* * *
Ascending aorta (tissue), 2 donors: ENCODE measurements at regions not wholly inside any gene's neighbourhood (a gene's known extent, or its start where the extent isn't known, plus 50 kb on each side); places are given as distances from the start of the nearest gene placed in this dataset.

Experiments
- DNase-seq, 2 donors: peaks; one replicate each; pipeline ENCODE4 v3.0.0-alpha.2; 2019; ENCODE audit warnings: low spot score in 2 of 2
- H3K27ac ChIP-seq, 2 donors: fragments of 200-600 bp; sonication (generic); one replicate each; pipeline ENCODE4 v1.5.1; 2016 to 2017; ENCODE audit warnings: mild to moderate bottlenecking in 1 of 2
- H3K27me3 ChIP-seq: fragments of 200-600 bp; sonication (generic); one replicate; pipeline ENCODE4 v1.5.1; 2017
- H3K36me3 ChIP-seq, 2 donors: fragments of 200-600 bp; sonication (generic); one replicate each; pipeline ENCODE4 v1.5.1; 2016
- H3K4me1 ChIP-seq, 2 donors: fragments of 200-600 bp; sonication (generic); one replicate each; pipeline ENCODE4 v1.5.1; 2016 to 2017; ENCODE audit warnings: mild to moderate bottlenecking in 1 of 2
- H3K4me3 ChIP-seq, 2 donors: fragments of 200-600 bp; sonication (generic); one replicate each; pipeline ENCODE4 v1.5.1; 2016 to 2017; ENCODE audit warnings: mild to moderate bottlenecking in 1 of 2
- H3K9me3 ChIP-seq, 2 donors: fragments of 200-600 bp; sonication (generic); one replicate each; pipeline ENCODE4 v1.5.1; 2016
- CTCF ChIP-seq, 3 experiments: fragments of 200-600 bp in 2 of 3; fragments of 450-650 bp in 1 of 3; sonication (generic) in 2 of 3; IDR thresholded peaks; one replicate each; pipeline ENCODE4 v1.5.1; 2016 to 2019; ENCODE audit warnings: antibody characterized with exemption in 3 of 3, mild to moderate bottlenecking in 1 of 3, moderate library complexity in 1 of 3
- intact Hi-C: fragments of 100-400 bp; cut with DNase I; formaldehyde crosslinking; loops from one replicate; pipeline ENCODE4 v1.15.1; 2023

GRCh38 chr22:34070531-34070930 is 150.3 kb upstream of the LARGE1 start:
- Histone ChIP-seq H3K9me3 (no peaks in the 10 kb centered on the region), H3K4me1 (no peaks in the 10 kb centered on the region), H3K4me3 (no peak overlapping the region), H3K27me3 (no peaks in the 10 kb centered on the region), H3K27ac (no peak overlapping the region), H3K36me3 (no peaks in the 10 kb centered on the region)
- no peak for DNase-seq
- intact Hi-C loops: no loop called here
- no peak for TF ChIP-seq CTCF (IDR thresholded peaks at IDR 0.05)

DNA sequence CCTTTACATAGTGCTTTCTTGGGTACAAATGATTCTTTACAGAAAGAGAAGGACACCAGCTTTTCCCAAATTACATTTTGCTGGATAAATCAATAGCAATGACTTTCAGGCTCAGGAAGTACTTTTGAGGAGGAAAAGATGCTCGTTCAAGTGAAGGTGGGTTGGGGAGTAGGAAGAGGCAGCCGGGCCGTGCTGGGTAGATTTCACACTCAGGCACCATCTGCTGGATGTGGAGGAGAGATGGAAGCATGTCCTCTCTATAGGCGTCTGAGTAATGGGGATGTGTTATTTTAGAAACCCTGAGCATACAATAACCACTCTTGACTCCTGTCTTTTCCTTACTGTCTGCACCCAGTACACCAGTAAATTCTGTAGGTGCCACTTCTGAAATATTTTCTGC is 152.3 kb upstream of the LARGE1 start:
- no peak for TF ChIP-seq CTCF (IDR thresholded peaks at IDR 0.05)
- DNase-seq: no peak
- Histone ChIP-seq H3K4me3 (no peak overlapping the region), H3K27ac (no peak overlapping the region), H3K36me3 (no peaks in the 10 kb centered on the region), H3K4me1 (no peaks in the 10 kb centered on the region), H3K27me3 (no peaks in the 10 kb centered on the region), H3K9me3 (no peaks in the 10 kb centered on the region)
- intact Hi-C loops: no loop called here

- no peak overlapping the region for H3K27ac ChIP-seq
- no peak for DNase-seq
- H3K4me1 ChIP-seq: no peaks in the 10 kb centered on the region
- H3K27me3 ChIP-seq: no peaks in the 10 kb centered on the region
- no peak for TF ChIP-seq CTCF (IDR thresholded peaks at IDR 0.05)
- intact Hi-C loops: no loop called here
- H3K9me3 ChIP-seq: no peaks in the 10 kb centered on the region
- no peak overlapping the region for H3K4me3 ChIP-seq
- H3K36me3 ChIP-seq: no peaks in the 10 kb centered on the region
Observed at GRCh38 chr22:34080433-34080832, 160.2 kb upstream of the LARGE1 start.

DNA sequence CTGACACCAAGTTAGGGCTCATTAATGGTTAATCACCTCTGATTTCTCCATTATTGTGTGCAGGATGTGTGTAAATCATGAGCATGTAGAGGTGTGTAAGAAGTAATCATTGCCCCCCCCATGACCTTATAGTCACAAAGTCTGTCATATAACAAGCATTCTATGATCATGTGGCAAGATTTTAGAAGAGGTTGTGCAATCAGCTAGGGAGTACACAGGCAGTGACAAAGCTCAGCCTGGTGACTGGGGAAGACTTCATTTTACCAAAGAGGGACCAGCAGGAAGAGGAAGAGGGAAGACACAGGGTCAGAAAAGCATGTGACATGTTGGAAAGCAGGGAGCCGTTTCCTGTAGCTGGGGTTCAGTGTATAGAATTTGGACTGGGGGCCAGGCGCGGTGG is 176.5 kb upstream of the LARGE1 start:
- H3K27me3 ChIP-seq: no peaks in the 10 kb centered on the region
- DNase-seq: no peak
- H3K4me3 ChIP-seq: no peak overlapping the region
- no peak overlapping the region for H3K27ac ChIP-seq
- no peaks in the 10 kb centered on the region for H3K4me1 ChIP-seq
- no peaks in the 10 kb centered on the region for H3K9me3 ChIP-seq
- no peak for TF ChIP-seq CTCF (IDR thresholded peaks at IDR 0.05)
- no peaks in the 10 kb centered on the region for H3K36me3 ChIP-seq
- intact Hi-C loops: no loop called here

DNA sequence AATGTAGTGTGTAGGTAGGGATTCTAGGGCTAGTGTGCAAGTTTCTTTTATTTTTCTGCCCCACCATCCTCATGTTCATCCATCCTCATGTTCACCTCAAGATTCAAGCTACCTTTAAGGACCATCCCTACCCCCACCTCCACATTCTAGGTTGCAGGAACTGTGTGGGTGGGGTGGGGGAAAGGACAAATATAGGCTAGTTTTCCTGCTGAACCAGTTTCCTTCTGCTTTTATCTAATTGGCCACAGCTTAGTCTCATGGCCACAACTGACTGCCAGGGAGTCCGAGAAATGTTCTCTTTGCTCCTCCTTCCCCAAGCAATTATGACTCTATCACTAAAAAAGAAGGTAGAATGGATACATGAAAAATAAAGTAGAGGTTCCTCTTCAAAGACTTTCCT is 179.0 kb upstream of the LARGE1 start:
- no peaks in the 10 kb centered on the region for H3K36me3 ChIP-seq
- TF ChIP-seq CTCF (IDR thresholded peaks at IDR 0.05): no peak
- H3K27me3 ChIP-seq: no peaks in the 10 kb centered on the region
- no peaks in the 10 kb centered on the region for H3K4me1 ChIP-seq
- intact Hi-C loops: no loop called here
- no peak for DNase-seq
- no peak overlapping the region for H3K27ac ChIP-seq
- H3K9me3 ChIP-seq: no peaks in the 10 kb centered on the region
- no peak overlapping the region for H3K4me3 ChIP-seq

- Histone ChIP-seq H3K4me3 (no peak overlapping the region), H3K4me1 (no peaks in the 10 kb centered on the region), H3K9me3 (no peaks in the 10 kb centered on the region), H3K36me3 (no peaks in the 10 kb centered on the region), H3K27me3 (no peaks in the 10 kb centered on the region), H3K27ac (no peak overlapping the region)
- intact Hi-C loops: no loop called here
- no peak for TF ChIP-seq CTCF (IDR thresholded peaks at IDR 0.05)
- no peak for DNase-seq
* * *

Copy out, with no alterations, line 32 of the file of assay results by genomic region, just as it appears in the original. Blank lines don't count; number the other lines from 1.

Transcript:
DNA sequence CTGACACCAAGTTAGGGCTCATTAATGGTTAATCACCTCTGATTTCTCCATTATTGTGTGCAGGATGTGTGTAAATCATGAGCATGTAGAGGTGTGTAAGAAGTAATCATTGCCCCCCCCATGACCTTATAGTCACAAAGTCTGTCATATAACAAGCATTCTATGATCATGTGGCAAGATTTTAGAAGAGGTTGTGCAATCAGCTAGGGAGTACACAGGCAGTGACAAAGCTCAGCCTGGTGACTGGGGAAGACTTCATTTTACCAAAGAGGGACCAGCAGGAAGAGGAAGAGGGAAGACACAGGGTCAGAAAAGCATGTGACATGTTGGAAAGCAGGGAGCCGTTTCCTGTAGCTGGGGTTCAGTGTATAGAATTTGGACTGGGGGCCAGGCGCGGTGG is 176.5 kb upstream of the LARGE1 start: